Keyword research often involves sifting through existing phrases looking for variations that might snag a few more customers, but one expert believes that writing a few simple stories can open up whole new possibilities.
Writing on Search Engine Land, Brad Geddes said that there are several different types of keywords employed in search engine marketing – explicit words that describe a product; problem words that describe a fault solved by that product; symptom words that outline a problem and actual product names.
Generating new keywords across these categories can be "very useful" as it addresses the different ways users search for goods and services, he added.
Moreover, these phrases often face little competition from other advertisers, unlike variations of top-performing keywords.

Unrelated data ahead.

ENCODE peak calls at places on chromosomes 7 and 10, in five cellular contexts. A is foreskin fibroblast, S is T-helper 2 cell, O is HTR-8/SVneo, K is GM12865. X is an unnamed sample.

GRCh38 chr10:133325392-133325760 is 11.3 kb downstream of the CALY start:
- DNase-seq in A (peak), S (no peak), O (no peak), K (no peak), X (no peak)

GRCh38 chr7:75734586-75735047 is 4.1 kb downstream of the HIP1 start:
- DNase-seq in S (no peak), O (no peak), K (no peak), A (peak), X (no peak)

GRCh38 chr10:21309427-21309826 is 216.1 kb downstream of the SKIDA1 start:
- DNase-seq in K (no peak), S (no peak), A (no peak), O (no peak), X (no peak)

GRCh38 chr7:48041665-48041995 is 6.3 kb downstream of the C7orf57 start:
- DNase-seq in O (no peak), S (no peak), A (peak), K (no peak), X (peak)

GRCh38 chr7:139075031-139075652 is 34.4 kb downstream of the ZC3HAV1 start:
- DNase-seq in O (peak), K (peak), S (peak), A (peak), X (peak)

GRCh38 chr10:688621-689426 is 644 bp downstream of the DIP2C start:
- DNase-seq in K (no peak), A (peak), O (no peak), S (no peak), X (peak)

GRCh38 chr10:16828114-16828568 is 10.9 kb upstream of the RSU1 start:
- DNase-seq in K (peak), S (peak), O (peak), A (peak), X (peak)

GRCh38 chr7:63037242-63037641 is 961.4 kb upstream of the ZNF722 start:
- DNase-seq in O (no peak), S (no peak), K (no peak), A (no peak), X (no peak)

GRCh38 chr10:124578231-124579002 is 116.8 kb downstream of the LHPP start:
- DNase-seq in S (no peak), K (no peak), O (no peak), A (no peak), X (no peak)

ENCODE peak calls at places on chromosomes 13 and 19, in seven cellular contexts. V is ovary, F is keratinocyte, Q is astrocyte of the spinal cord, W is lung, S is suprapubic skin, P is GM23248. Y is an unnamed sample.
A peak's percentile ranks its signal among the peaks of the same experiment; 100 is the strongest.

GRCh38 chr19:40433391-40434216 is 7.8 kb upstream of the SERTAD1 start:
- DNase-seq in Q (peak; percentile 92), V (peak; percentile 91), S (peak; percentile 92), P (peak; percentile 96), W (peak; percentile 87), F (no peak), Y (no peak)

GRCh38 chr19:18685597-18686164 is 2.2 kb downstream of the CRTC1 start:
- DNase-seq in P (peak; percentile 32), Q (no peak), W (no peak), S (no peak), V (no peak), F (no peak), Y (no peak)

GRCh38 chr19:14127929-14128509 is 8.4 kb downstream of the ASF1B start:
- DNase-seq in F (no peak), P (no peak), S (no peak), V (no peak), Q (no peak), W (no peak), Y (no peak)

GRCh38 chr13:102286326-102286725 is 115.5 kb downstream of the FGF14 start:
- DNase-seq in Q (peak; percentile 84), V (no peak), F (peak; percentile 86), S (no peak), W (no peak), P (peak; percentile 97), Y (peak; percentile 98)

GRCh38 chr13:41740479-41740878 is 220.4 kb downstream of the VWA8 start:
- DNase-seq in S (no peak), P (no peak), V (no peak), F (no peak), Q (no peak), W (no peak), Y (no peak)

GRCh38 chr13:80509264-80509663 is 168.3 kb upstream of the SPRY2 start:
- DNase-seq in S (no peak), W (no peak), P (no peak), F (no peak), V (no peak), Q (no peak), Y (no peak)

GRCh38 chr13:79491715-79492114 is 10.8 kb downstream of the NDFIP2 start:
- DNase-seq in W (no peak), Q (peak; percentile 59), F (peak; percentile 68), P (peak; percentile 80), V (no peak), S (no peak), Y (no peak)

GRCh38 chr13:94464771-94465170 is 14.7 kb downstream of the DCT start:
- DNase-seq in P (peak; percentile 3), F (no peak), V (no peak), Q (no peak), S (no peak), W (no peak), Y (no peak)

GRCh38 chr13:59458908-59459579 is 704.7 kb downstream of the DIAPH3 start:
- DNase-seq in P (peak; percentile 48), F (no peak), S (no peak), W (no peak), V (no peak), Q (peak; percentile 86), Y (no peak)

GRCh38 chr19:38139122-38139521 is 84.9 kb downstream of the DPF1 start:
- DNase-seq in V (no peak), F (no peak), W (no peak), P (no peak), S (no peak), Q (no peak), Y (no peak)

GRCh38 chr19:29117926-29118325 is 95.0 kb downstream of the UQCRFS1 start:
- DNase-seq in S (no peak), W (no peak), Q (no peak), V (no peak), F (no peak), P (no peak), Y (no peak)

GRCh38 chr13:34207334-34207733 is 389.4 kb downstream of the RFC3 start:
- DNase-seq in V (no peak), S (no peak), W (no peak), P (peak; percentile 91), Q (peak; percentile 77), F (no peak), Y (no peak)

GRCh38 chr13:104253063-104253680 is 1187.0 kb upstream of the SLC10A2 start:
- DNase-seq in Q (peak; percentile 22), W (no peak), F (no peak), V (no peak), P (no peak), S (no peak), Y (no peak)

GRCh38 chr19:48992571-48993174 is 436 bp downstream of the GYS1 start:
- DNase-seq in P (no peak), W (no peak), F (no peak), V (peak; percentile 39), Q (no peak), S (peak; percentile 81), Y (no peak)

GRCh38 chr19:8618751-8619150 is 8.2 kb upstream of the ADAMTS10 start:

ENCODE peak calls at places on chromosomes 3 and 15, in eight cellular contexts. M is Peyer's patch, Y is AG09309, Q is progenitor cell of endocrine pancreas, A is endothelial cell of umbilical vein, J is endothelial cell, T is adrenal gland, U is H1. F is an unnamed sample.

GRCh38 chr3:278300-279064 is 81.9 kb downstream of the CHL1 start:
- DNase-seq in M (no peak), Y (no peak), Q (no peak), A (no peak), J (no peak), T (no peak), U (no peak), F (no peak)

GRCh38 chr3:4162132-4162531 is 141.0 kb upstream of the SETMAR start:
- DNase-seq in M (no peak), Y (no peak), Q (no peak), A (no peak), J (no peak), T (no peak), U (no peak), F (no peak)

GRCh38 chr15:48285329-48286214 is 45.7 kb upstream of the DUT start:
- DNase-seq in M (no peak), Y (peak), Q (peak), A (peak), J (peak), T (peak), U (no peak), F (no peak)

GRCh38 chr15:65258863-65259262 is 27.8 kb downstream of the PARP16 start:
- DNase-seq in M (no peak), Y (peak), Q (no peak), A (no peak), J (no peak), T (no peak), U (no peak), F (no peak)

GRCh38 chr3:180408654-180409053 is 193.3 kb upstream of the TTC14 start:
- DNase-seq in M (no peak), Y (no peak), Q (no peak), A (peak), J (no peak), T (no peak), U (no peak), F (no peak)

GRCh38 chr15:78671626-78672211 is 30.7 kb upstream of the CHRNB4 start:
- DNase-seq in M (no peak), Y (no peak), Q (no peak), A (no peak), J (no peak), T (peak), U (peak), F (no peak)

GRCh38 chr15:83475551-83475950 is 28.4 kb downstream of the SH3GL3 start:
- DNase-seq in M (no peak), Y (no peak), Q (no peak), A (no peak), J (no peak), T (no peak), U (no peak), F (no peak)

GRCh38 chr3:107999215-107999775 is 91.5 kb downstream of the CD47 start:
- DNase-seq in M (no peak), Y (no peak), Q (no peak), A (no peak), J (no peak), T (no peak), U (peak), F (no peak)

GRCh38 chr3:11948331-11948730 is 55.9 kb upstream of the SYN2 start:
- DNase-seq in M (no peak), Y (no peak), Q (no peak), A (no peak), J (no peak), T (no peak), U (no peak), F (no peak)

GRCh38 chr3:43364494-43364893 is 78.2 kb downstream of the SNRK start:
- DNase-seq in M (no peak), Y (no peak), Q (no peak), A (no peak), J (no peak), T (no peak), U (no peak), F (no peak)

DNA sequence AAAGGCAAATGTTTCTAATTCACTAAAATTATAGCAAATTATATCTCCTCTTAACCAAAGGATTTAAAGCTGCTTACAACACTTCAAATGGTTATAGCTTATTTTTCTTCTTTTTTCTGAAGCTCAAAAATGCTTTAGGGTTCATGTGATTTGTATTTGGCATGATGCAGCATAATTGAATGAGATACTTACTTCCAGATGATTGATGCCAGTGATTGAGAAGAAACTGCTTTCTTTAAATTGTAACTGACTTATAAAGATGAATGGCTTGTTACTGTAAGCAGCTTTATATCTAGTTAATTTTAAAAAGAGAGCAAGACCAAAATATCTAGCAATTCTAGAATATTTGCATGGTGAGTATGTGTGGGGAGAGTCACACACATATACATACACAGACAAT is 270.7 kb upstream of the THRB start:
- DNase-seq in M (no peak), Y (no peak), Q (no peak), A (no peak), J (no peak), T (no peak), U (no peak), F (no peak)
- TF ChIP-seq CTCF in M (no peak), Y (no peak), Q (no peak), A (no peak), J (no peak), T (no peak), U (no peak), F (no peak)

For example, a search for "excel slow", referring to a computer problem that affects the Microsoft Office program, does not trigger any ads on Google, Mr Geddes said.
By creating short scenarios that cover a "problem, symptom, explicit solution and product keyword", companies can generate a range of new phrases that while not guaranteed to convert, should give them some "entirely new directions" to explore, he added.
Diana Ransom of the Wall Street Journal recently said that once keywords have been selected, it is essential to continuously monitor their performance.
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